Crystallization of polymers is a process associated with partial alignment of their molecular chains. These chains fold together and form ordered regions called lamellae, which compose larger spheroidal structures named spherulites. Polymers can crystallize upon cooling from the melt, mechanical stretching or solvent evaporation. Crystallization affects optical, mechanical, thermal and chemical properties of the polymer. The degree of crystallinity is estimated by different analytical methods and it typically ranges between 10 and 80%, thus crystallized polymers are often called 'semicrystalline'. The properties of semicrystalline polymers are determined not only by the degree of crystallinity, but also by the size and orientation of the molecular chains.
Polymers are composed of long molecular chains which form irregular, entangled coils in the melt. Some polymers retain such a disordered structure upon freezing and thus convert into amorphous solids. In other polymers, the chains rearrange upon freezing and form partly ordered regions with a typical size of the order 1 micrometer. Although it would be energetically favorable for the polymer chains to align parallel, such alignment is hindered by the entanglement. Therefore, within the ordered regions, the polymer chains are both aligned and folded. Those regions are therefore neither crystalline nor amorphous and are classified as semicrystalline. Examples of semi-crystalline polymers are linear polyethylene, polyethylene terephthalate, polytetrafluoroethylene or isotactic polypropylene.
Whether or not polymers can crystallize depends on their molecular structure – presence of straight chains with regularly spaced side groups facilitates crystallization. For example, crystallization occurs much easier in isotactic than in the atactic polypropylene form. Atactic polymers crystallize when the side groups are very small, as in polyvinyl and don't crystallize in case of large substituents like in rubber or silicones.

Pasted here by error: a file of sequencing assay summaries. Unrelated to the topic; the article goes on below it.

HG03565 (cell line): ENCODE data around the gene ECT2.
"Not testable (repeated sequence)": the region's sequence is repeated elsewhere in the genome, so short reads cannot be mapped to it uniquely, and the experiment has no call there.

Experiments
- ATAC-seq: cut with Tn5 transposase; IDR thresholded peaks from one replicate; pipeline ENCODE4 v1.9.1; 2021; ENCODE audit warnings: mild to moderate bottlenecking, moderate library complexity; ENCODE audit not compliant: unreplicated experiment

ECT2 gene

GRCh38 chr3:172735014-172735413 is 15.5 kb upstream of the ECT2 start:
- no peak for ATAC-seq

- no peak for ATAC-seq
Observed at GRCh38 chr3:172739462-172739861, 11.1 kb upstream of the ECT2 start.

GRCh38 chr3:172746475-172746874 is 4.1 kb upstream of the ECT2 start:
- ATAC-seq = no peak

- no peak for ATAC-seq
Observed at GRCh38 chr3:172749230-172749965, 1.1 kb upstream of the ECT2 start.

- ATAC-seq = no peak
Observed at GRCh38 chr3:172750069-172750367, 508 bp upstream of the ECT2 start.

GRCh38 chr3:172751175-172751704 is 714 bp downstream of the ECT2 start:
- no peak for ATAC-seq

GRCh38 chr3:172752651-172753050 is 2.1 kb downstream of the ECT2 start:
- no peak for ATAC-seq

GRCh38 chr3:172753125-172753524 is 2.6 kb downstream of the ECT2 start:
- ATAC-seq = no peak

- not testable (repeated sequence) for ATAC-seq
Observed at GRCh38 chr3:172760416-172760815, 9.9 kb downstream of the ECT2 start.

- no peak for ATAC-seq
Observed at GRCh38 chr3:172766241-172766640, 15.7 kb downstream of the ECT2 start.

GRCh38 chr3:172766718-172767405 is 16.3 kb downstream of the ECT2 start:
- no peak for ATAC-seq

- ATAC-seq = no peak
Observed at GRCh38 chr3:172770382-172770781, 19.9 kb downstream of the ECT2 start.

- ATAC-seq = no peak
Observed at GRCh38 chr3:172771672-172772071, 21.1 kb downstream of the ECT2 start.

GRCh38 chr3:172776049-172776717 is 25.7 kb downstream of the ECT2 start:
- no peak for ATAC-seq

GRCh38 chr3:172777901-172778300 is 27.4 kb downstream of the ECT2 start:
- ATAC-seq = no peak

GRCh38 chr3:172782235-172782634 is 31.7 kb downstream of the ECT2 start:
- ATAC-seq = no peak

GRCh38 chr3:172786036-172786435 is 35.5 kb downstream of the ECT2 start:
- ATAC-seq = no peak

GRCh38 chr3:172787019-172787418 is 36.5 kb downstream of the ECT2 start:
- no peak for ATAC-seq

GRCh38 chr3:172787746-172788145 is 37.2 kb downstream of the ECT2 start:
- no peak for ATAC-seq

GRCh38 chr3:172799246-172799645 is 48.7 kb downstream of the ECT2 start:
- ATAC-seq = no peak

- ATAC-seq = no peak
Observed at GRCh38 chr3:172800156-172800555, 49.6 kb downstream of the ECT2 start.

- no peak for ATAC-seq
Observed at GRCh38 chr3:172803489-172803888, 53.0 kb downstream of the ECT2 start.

Nucleation starts with small, nanometer-sized areas where as a result of heat motion some chains or their segments occur parallel. Those seeds can either dissociate, if thermal motion destroys the molecular order, or grow further, if the grain size exceeds a certain critical value.
Apart from the thermal mechanism, nucleation is strongly affected by impurities, dyes, plasticizers, fillers and other additives in the polymer. This is also referred to as heterogeneous nucleation. This effect is poorly understood and irregular, so that the same additive can promote nucleation in one polymer, but not in another. Many of the good nucleating agents are metal salts of organic acids, which themselves are crystalline at the solidification temperature of the polymer solidification.
Crystal growth is achieved by the further addition of folded polymer chain segments and only occurs for temperatures below the melting temperature Tm and above the glass transition temperature Tg. Higher temperatures destroy the molecular arrangement and below the glass transition temperature, the movement of molecular chains is frozen. Nevertheless, secondary crystallization can proceed even below Tg, in the time scale of months and years. This process affects mechanical properties of the polymers and decreases their volume because of a more compact packing of aligned polymer chains.
The chains interact via various types of the van der Waals forces. The interaction strength depends on the distance between the parallel chain segments and it determines the mechanical and thermal properties of the polymer.
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